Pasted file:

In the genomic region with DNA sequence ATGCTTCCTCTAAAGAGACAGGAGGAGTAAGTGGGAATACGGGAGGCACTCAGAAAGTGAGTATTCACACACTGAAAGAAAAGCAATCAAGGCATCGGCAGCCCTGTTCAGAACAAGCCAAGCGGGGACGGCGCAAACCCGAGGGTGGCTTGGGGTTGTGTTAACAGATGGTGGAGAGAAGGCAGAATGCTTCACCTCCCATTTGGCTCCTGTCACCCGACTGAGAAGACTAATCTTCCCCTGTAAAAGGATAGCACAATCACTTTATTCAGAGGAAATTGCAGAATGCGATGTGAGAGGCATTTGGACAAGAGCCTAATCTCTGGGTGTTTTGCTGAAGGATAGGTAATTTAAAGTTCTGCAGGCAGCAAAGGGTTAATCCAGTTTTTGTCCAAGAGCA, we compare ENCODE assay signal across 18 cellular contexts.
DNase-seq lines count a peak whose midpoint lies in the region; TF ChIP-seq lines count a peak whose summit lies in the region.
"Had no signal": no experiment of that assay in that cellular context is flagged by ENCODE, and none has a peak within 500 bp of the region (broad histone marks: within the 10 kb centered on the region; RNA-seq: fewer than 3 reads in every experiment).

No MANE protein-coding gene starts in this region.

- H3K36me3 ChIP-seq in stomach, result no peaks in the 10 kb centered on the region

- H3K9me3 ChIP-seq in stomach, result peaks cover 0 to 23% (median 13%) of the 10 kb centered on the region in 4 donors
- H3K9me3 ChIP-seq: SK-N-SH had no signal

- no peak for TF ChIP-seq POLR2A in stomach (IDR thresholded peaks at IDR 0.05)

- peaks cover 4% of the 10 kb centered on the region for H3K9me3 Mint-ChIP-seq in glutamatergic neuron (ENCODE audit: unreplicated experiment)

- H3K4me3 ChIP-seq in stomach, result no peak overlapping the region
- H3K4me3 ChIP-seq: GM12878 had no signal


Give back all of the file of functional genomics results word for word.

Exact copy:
In the genomic region with DNA sequence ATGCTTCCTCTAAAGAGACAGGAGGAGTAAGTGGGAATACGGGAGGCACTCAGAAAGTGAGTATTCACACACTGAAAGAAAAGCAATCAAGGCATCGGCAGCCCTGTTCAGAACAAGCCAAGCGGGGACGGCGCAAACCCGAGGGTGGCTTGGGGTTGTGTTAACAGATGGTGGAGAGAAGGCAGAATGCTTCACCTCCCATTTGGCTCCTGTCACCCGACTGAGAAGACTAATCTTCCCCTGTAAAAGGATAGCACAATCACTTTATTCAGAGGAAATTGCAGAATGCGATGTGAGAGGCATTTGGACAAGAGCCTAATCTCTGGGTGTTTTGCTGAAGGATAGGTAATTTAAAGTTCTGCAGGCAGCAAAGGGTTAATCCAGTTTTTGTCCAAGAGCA, we compare ENCODE assay signal across 18 cellular contexts.
DNase-seq lines count a peak whose midpoint lies in the region; TF ChIP-seq lines count a peak whose summit lies in the region.
"Had no signal": no experiment of that assay in that cellular context is flagged by ENCODE, and none has a peak within 500 bp of the region (broad histone marks: within the 10 kb centered on the region; RNA-seq: fewer than 3 reads in every experiment).

No MANE protein-coding gene starts in this region.

- H3K36me3 ChIP-seq in stomach, result no peaks in the 10 kb centered on the region

- H3K9me3 ChIP-seq in stomach, result peaks cover 0 to 23% (median 13%) of the 10 kb centered on the region in 4 donors
- H3K9me3 ChIP-seq: SK-N-SH had no signal

- no peak for TF ChIP-seq POLR2A in stomach (IDR thresholded peaks at IDR 0.05)

- peaks cover 4% of the 10 kb centered on the region for H3K9me3 Mint-ChIP-seq in glutamatergic neuron (ENCODE audit: unreplicated experiment)

- H3K4me3 ChIP-seq in stomach, result no peak overlapping the region
- H3K4me3 ChIP-seq: GM12878 had no signal